Adonis Diaries

Archive for March 6th, 2014

Procedures: What was it for Beauty in the 30’s?
‘Freezing’ freckles off with carbon dioxide was a popular treatment in the thirties.
Patients’ eyes were covered with airtight plugs, their nostrils were filled in for protection, and they had to breathe through a tube.

A chorus of large blow-driers attends to a customer in the 1920s

A permanent hair procedure (presumably hair waving) being performed in Germany in 1929.

This device from 1930, invented by Max Factor, helps correct the application of make-up.

This terrifying mask from the 1940s could be plugged in to heat the face and head in an attempt to stimulate circulation and make the skin look fresh.

‘Slenderising salons’ in the forties devised all sorts of weight-loss treatments, one of which was massage chairs like these, which massaged clients’ legs with metal rollers

A 1940s beauty treatment at Helena Rubinstein’s salon

Before the invention of sun-screen in the mid 1940s, bathers wore garments like this Freckleproof Cape to protect themselves from the sun. The cape also features built-in sunglasses.

Pre-war women would spend hours with their hair bundled up into creepy heating machines like these to achieve a fashionable curled look

A fruit mask from the 1930s

This ‘Glamour Bonnet’ from the forties promised to give users a rosy complexion by lowering atmospheric pressure around their head to simulate alpine conditions

This Thirties suction machine consisted of tiny glass nozzles, a rubber hose and a vacuum pump. It promised smooth, spot-free skin

These two 1920s women are getting rid of wrinkles and imperfections by wearing rubber “beauty masks”

The ‘Hangover Heaven’ face pack, also invented by Max Factor, featured plastic cubes that could be filled with water and frozen.
The mask was popular with party-going Hollywood stars in the forties

US Army troops initially suffer from mental illnesses: 25% Even before enlisting…

A series of papers published in a major medical journal shed light on the prevalence of mental health issues in the U.S. Army.

Nearly 25% of U.S. Army soldiers had a common mental illness, including ADHD and depression, and nearly half were diagnosed before enlisting.

The findings stem from three papers published March 3 in JAMA Psychiatry based on interviews with 5,428 soldiers at Army installations across the country.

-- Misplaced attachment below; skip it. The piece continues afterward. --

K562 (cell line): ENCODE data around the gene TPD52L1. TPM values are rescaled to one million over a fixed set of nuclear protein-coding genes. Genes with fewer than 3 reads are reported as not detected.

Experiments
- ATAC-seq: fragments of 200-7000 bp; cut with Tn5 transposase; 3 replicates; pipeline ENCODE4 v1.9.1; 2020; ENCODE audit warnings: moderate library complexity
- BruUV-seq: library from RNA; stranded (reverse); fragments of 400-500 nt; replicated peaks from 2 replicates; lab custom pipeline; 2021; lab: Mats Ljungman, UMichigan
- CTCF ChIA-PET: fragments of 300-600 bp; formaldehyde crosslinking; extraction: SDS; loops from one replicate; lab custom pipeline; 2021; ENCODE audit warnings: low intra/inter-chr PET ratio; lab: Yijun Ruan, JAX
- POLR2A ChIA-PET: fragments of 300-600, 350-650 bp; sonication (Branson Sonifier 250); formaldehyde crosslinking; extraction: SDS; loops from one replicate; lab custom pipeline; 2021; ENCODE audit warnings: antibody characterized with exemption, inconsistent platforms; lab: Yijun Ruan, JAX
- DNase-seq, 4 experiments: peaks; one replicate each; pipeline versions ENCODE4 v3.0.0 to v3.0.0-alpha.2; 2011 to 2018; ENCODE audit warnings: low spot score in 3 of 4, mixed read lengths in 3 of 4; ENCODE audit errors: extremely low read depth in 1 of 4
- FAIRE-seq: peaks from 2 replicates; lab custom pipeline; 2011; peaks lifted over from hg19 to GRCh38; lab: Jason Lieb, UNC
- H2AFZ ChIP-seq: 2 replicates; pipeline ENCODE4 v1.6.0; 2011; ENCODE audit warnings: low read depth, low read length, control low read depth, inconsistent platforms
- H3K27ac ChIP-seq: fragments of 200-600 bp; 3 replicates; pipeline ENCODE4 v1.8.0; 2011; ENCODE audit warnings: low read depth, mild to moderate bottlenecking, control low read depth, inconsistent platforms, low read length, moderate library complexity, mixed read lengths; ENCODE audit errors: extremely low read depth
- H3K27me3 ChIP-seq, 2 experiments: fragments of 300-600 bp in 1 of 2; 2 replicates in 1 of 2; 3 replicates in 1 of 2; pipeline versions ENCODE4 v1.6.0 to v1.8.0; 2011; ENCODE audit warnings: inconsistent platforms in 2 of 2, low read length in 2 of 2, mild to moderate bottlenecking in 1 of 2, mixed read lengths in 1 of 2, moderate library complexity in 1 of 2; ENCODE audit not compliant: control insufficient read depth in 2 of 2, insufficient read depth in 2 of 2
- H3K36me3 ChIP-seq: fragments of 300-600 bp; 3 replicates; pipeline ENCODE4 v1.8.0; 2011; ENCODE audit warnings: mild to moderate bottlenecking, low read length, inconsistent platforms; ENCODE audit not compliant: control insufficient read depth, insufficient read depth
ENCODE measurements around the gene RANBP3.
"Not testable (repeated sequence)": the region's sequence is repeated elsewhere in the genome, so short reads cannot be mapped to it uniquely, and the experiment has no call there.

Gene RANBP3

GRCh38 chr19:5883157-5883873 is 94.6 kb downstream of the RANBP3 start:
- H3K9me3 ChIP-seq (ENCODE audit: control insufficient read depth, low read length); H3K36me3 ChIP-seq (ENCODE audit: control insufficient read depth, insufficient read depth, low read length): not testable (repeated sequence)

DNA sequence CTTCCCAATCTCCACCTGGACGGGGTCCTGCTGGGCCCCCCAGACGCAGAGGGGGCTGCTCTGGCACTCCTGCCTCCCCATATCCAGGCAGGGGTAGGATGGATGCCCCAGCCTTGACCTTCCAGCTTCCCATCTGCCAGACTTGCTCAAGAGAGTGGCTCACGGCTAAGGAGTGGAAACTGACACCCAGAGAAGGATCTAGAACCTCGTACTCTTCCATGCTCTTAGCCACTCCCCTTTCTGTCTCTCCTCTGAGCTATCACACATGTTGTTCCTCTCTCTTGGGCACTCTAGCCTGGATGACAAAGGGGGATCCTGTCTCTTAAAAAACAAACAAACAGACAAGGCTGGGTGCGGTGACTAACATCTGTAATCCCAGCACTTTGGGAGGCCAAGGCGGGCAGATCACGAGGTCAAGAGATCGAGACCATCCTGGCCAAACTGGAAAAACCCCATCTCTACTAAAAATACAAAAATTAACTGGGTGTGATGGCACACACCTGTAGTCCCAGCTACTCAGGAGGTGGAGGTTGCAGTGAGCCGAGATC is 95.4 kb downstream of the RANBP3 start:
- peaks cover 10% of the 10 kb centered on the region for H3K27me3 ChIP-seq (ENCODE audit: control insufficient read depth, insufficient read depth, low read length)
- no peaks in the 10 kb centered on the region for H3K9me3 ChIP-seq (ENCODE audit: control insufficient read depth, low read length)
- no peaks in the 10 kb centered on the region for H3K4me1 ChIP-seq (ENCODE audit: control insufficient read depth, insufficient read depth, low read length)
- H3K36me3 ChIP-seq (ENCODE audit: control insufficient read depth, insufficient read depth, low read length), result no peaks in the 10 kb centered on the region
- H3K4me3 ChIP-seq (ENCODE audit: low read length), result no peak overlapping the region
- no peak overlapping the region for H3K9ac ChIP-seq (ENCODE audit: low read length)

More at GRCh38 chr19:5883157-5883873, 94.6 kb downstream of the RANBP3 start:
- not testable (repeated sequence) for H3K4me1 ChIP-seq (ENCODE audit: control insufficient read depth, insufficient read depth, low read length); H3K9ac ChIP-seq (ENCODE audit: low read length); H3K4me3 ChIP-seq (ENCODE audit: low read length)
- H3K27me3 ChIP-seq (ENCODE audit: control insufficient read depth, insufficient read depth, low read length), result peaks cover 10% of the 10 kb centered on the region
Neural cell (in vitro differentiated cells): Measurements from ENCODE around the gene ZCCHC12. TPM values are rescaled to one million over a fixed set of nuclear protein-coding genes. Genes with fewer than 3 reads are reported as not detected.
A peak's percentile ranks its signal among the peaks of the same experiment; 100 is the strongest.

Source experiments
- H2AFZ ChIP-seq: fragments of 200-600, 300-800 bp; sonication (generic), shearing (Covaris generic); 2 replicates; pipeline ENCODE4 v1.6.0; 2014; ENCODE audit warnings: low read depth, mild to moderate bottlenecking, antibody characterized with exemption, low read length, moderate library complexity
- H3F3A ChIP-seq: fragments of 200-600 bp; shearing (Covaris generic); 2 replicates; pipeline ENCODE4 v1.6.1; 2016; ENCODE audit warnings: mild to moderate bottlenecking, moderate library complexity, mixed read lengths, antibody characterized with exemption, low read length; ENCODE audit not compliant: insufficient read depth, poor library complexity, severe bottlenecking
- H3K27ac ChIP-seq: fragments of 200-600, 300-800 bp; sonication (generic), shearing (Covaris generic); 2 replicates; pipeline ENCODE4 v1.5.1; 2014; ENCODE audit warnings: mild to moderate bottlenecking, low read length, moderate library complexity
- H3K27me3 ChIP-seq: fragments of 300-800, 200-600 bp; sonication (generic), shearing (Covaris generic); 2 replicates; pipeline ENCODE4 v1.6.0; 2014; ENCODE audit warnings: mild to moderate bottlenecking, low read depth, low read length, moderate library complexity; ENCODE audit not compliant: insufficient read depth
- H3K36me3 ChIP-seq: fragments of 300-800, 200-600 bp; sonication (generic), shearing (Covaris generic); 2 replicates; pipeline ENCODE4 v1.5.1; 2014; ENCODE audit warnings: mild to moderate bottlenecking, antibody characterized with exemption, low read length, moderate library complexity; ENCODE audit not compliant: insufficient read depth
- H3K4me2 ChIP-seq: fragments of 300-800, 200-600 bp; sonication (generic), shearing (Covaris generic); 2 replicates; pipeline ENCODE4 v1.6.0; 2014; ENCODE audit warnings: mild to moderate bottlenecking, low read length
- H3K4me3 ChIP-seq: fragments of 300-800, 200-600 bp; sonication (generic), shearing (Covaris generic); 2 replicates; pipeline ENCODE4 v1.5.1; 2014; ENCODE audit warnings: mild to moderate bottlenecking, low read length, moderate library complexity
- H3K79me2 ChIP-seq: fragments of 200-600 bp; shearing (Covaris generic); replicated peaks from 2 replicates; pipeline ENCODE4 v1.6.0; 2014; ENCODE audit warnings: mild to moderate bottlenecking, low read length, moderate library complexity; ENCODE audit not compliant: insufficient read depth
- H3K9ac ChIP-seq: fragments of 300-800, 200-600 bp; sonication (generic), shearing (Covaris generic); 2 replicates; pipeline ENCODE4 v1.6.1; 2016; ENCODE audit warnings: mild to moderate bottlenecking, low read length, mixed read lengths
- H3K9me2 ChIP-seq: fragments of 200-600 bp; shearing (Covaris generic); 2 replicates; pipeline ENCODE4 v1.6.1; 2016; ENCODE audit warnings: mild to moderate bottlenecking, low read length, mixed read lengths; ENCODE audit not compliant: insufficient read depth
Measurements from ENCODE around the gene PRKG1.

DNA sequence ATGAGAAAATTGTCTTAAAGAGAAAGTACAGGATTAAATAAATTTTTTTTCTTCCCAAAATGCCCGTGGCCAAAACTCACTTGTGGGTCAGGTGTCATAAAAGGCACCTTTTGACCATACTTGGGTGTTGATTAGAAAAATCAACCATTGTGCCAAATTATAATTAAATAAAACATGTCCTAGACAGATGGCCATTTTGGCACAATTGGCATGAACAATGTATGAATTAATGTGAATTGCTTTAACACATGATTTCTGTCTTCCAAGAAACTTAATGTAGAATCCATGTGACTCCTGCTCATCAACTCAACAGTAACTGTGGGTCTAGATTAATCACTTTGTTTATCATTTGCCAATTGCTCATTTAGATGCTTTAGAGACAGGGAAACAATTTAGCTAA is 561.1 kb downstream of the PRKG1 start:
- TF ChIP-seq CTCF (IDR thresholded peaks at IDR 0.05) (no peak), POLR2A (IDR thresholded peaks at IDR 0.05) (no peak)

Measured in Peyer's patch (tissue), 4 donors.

Circa News posted this MARCH 4, 2014

Studies find many US Army troops have mental illness

2  The most common condition identified by the researchers was intermittent explosive disorder, characterized by bouts of rage. More than 8% of soldiers joined the Army with the disorder — six times the rate among the civilian population. Other mental illnesses also outpaced the general population.
3 “The kind of people who join the Army are not typical people. They have a lot more acting-out kind of mental disorders. They get into fights more. They’re more aggressive.” RONALD KESSLER, HARVARD UNIVERSITY SOCIOLOGIST AND STUDY AUTHOR

The research is part of a project launched in 2009 by the National Institute of Mental Health and the Army in response to a surge in suicides.

4. Researchers found 2.4% of soldiers had attempted suicide, 5.3% had made plans to take their own life and about 14% had considered killing themselves.
Other studies have shown a rise in suicide rates for both active-duty troops and military veterans in recent years.
5. “The people at highest risk of making an attempt struggled with depression and anxiety, or post-traumatic stress, in combination with impulsiveness and aggression… The former gets people thinking about suicide, and the latter gets them to act on those thoughts.” MATTHEW NOCK, HARVARD UNIVERSITY PSYCHOLOGIST AND STUDY AUTHOR

The rates of several psychiatric disorders climbed well beyond civilian rates during soldiers’ military service. Researchers said the Army should enhance its screening of recruits in order to provide treatment for those with a history of mental illness.





March 2014

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